Places that Matter

New York Marble Cemetery

Chris Neville
Chris Neville
New York's first burial place unaffiliated with a house of worship
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Enclosed by surrounding buildings for more than 150 years is a rare, undisturbed physical vestige of an earlier era in New York City. The New York Marble Cemetery was the first burial place in the city that was unaffiliated with a church. Built in 1831, at a time of urban epidemic, the mid-block lot was also unique for its grid of underground vaults that took the place of traditional--and potentially contaminant--earthen burials. There is now an active movement to restore the cemetery and encourage its continued use by the many families that own a stake in it.

Gripped by dread of contagion, New York City outlawed earthen burials south of Canal Street in 1830. Outbreaks of yellow fever had been regular since the early 1700s, and cholera had recently hit the city, foreshadowing a historic epidemic in 1832. The solid marble walls around the bodies at the new Marble Cemetery would presumably prevent the leaching of microbes into the soil. Moreover, a body could simply be inserted into its slot, instead of disturbing old burials, as was often necessary in overcrowded cemeteries elsewhere in town.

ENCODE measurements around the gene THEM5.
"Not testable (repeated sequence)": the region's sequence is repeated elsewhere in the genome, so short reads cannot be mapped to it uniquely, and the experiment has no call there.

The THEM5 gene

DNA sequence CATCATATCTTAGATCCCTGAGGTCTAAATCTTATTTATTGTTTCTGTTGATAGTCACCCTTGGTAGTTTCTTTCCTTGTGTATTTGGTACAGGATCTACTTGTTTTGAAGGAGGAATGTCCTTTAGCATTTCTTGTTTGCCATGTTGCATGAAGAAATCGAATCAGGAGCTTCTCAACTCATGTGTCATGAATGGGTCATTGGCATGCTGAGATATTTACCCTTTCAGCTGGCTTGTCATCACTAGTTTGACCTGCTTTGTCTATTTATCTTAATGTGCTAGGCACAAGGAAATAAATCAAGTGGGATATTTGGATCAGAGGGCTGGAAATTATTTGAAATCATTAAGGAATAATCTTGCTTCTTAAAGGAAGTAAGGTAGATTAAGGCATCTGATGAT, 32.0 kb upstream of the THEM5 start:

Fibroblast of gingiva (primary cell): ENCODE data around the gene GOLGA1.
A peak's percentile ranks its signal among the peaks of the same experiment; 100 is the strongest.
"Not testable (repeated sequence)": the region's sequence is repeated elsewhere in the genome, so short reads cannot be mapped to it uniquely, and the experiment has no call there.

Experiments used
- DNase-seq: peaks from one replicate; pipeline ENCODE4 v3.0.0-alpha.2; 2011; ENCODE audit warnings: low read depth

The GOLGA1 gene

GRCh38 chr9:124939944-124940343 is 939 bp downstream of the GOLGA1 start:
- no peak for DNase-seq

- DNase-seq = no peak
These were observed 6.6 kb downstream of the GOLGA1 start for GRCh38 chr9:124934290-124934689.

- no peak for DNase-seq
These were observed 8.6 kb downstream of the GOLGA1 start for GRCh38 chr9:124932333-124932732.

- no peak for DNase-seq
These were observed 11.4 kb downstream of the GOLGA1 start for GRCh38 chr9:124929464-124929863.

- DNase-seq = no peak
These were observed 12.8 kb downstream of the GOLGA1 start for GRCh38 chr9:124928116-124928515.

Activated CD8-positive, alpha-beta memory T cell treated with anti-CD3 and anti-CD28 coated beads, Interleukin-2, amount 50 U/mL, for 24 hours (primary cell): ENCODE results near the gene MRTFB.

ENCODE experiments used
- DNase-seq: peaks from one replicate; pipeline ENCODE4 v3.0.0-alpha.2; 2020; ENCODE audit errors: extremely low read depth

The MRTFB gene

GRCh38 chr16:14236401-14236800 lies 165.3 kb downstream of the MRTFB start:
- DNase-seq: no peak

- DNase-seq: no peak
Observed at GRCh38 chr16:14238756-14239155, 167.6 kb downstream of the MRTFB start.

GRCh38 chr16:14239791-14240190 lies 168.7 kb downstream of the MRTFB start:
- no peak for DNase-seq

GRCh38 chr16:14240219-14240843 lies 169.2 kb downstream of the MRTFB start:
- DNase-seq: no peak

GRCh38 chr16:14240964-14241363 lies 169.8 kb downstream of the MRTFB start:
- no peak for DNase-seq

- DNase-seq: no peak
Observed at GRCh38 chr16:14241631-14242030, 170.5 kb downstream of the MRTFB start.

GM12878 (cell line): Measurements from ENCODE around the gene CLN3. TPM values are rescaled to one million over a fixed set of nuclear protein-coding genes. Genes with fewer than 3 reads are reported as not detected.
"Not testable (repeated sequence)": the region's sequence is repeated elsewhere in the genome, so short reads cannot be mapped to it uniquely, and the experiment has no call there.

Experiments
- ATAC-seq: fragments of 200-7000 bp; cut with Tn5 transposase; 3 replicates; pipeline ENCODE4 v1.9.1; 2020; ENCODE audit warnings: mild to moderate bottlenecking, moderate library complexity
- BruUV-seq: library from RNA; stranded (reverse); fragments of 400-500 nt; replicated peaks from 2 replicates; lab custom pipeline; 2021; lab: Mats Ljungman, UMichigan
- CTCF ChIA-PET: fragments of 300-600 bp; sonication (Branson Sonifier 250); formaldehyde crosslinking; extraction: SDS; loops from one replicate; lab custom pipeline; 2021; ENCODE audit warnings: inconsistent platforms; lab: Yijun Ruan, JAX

Non-sectarian, in-town vaults like the Marble Cemetery experienced a short wave of popularity in the 1830s. The neighborhood around the Bowery and close to Houston Street, then on the edge of the city, housed several such cemeteries--one other still exists, the New York City Marble Cemetery on Second Street (almost impossible to differentiate by name, it was built a year later because the first Marble Cemetery had filled immediately). During the 1840s and 50s, people continued to build similar private burial grounds in the area. There were also Methodist, Presbyterian, and Quaker burial places in the neighborhood, and an African Burial Ground on Chrystie Street. Since church ownership was simpler than ownership by a group of individuals, the sectarian burial grounds were easy to sell-off in later years. The complexity of the increasingly dispersed joint ownership of non-sectarian cemeteries is one of the reasons the Marble Cemetery is still intact.